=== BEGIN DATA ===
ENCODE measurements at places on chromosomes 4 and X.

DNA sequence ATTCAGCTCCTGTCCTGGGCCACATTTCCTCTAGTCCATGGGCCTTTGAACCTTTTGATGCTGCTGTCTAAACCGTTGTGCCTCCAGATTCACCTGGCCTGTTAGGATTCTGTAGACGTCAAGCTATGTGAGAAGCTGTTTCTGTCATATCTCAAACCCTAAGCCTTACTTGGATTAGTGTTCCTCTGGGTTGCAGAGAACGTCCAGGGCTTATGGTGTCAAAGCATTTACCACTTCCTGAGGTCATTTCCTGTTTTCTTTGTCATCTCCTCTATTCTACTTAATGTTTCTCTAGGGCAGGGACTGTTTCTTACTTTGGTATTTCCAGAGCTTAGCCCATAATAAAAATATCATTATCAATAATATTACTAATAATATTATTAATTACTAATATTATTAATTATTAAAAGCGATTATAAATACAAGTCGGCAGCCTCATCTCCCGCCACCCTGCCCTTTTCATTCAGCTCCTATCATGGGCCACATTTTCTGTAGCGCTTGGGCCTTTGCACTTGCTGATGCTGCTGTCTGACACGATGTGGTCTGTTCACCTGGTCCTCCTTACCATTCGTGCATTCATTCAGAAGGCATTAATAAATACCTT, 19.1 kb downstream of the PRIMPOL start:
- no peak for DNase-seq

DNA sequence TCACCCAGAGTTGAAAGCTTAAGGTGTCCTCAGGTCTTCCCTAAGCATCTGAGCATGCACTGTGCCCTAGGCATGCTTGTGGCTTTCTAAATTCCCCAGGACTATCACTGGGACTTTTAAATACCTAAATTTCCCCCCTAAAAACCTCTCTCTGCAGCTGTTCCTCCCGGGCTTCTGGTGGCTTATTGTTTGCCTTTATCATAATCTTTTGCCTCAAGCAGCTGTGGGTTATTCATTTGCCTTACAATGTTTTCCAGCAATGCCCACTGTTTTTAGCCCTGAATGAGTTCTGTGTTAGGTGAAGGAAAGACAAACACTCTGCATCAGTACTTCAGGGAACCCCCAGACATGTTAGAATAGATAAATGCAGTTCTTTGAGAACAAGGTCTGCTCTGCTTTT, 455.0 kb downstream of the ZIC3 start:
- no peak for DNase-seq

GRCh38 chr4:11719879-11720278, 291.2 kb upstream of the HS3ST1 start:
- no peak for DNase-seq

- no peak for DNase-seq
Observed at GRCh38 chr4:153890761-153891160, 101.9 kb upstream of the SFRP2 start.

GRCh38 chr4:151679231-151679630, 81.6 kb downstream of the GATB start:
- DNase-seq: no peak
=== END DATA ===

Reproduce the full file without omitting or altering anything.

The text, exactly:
ENCODE measurements at places on chromosomes 4 and X.

DNA sequence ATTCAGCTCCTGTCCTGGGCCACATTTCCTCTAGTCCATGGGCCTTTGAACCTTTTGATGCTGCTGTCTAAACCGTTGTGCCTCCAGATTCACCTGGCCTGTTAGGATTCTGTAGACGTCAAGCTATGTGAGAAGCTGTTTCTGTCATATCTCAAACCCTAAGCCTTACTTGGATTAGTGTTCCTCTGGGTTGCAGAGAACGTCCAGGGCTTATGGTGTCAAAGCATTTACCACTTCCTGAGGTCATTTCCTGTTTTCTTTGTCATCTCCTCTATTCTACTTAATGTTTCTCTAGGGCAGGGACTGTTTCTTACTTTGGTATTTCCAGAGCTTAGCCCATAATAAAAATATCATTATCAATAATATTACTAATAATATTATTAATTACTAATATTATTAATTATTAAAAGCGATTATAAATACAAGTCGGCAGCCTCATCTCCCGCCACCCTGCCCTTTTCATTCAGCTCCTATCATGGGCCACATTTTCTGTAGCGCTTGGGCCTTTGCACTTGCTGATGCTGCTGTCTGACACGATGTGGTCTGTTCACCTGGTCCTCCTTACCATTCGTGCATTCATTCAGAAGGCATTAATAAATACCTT, 19.1 kb downstream of the PRIMPOL start:
- no peak for DNase-seq

DNA sequence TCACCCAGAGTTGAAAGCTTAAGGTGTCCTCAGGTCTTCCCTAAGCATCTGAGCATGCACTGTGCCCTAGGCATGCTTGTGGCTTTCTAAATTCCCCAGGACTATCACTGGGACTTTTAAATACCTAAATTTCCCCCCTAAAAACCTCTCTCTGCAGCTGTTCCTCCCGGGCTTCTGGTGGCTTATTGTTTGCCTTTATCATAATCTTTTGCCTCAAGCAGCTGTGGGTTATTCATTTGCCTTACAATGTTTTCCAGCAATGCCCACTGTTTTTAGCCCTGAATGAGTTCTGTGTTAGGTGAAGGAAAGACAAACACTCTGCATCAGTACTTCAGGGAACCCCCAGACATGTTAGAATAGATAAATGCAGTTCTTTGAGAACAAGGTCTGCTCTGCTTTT, 455.0 kb downstream of the ZIC3 start:
- no peak for DNase-seq

GRCh38 chr4:11719879-11720278, 291.2 kb upstream of the HS3ST1 start:
- no peak for DNase-seq

- no peak for DNase-seq
Observed at GRCh38 chr4:153890761-153891160, 101.9 kb upstream of the SFRP2 start.

GRCh38 chr4:151679231-151679630, 81.6 kb downstream of the GATB start:
- DNase-seq: no peak